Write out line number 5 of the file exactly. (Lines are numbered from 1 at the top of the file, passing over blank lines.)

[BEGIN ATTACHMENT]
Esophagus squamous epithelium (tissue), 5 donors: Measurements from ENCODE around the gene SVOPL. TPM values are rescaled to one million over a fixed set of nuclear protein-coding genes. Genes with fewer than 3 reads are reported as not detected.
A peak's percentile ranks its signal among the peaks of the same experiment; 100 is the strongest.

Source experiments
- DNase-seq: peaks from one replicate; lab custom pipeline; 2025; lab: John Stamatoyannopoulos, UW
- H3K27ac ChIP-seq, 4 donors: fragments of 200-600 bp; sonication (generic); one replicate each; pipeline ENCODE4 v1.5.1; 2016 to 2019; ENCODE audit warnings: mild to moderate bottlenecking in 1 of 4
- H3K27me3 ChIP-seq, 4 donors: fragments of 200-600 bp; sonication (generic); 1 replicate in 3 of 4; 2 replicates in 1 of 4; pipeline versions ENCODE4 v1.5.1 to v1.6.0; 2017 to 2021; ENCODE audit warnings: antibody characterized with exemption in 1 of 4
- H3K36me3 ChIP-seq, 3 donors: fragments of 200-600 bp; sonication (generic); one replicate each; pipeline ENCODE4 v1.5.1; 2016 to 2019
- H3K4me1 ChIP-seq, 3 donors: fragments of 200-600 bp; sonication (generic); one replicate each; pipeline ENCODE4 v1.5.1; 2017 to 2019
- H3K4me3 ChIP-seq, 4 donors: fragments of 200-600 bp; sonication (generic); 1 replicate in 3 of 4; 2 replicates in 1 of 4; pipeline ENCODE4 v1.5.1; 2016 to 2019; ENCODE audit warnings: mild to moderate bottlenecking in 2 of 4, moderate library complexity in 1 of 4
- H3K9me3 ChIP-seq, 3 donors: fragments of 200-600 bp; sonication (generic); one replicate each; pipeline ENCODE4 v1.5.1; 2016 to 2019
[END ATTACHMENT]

- H3K27ac ChIP-seq, 4 donors: fragments of 200-600 bp; sonication (generic); one replicate each; pipeline ENCODE4 v1.5.1; 2016 to 2019; ENCODE audit warnings: mild to moderate bottlenecking in 1 of 4